let's continuein our continuing coverage
of the countdownto the Rio Olympics.
Well, it turns out,
Rio has miraculouslyturned everything around
and everything is goingaccording to plan.
Oh, I'm-I'm sorry,I keep forgetting.
It's the Southern Hemisphere,so it's the opposite.
REPORTER: Lurking under Rio's waters: raw sewage,
and now, what scientists describe as super-bacteria.
The highest levels of super-bacteria
found on the shores of Guanabara Bay,
site of the Olympic sailing event a month from now.
It's a nice sailing,uh, area but, uh,
every time you get some waterin your face,
it feels like there's, uh,
some alien enemyentering your face,
so I keep my noseand my-my lips closed.
First of all,what is that music?
Does that just playwhen Germans talk?
What is that?
And also, if you ever wonderhow a small country like Germany
almost took overthe entire world,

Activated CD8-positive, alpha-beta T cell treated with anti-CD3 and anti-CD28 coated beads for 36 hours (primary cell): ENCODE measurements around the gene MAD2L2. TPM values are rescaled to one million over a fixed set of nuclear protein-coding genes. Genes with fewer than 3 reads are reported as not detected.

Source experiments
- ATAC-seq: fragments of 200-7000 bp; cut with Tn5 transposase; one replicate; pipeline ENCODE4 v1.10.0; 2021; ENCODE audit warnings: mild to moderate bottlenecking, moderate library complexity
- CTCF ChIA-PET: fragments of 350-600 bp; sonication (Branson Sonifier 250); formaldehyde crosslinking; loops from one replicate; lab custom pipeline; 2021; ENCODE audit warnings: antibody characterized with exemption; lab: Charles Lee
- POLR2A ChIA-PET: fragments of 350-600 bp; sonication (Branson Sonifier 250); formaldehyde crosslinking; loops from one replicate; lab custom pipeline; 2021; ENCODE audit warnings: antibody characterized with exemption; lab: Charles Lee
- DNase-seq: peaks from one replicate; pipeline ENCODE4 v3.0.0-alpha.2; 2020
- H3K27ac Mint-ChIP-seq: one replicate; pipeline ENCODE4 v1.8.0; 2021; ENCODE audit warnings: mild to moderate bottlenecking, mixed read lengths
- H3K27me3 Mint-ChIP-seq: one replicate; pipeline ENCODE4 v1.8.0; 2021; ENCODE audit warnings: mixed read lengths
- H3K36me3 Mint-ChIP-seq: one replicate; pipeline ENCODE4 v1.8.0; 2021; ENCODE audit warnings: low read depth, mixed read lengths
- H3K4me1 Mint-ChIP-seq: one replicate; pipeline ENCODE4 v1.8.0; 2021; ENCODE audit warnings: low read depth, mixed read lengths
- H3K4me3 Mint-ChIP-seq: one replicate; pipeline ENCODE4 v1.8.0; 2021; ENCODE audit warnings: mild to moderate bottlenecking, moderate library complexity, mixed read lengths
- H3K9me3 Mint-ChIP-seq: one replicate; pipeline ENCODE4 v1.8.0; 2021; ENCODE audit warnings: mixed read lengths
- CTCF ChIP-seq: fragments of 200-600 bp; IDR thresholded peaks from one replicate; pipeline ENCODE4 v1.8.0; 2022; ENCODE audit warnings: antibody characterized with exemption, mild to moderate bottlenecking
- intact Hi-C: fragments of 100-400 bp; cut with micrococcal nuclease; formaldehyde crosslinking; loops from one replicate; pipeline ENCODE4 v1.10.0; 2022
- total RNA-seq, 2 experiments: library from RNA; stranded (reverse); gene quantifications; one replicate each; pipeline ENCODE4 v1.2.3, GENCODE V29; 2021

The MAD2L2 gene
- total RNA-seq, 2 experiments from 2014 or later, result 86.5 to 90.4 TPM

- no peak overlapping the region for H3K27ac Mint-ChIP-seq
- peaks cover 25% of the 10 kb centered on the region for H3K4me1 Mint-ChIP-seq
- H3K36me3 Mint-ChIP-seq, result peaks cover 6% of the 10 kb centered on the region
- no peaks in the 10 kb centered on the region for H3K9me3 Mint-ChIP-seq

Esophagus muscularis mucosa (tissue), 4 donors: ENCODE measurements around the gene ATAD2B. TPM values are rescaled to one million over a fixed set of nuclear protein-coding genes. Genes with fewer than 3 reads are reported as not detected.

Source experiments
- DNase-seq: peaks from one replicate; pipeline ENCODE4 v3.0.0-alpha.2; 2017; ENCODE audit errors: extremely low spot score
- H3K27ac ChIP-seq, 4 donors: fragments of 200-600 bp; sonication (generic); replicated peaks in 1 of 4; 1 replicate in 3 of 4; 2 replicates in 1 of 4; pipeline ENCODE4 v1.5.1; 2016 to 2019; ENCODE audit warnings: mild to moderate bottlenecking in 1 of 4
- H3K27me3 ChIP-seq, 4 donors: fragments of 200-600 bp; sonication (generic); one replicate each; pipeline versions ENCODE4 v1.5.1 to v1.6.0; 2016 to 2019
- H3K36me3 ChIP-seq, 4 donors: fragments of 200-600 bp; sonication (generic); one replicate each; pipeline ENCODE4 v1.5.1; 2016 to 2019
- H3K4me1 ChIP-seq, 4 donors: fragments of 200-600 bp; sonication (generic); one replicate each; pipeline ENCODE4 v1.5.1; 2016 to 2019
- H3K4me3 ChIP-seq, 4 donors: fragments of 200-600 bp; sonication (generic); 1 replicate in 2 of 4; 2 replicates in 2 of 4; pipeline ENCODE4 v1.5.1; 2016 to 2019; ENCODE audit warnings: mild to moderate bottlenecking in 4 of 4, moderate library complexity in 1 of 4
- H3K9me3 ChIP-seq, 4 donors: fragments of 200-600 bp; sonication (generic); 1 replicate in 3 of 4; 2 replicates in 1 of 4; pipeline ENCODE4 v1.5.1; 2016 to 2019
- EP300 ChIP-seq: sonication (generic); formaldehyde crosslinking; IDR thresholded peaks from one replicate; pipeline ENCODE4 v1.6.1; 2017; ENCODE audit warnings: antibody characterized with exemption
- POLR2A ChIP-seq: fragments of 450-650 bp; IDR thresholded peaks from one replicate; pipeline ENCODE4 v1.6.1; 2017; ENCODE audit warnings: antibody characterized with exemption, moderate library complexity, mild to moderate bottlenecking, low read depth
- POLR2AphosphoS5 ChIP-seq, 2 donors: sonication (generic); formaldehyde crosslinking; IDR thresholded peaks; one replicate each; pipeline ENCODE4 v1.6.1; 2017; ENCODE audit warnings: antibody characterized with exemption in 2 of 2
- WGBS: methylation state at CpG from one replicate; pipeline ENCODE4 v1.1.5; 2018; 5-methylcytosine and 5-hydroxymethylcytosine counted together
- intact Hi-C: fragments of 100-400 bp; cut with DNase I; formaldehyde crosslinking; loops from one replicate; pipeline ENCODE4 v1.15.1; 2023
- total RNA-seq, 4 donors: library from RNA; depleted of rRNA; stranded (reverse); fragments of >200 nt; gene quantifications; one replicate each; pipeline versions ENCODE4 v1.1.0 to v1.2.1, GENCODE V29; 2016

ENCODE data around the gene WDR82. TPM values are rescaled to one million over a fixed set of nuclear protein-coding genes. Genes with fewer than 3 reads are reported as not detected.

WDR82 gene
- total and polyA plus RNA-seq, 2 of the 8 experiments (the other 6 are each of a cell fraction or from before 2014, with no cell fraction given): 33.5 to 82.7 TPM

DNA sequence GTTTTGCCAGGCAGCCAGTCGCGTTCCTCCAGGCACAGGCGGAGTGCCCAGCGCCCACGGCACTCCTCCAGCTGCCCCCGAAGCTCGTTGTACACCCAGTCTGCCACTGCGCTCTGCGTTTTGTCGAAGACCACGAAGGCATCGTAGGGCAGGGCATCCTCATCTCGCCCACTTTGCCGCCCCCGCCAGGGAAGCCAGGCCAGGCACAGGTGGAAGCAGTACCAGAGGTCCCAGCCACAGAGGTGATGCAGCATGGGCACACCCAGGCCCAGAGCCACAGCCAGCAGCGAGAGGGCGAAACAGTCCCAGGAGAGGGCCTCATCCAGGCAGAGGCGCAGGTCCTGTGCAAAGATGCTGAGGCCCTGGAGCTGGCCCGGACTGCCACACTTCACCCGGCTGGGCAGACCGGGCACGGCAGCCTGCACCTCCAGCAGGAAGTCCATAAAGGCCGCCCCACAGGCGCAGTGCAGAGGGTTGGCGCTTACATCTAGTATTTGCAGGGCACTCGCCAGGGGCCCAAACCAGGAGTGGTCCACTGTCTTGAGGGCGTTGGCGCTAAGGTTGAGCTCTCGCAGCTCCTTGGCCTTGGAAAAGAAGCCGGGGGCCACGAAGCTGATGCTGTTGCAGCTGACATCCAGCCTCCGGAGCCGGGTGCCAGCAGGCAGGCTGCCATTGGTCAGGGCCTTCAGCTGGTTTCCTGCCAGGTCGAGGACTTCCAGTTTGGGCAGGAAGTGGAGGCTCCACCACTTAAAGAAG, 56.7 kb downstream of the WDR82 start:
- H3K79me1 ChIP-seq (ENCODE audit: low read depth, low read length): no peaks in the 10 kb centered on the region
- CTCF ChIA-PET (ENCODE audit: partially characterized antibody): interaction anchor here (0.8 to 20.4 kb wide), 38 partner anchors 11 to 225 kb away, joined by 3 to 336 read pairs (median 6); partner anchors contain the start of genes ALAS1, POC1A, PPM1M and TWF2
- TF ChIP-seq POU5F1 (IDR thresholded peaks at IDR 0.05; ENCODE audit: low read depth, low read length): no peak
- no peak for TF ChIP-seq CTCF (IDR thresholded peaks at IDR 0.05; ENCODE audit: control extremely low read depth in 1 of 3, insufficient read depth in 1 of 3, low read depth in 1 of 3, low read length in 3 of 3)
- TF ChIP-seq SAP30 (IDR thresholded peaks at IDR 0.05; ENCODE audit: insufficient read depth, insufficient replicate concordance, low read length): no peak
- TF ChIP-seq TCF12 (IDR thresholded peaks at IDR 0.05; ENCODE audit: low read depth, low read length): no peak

it's easy to understandbecause of this guy.
Because the solutionto the problem
of an alien entering himis to just stop breathing.
You just stop breathing,that's all you do, ja.
But the toxic water is just thetip of the (bleep) iceberg here.
I mean, there are concernsabout infrastructure,
the economy, political turmoil,
Zika and security fears,
but don't worry, people,the Rio police have it covered.
Ah, sorry wait, sorry,Southern Hemisphere.
REPORTER: Last week police force
greeted visitors at Rio airport
with a banner reading "Welcome to hell."
The police are telling youthe city is like hell?
That's like goingto a restaurant
and the chef telling you,
"Oh, you are definitelygetting food poisoning.
"You... you...(makes sound of vomiting)
You are gone."
At this point just living in Rioshould be an Olympic sport.
I mean,things have gotten so bad,
even Rio's Christ the Redeemerstatue is like,
"Peace out, bitches!"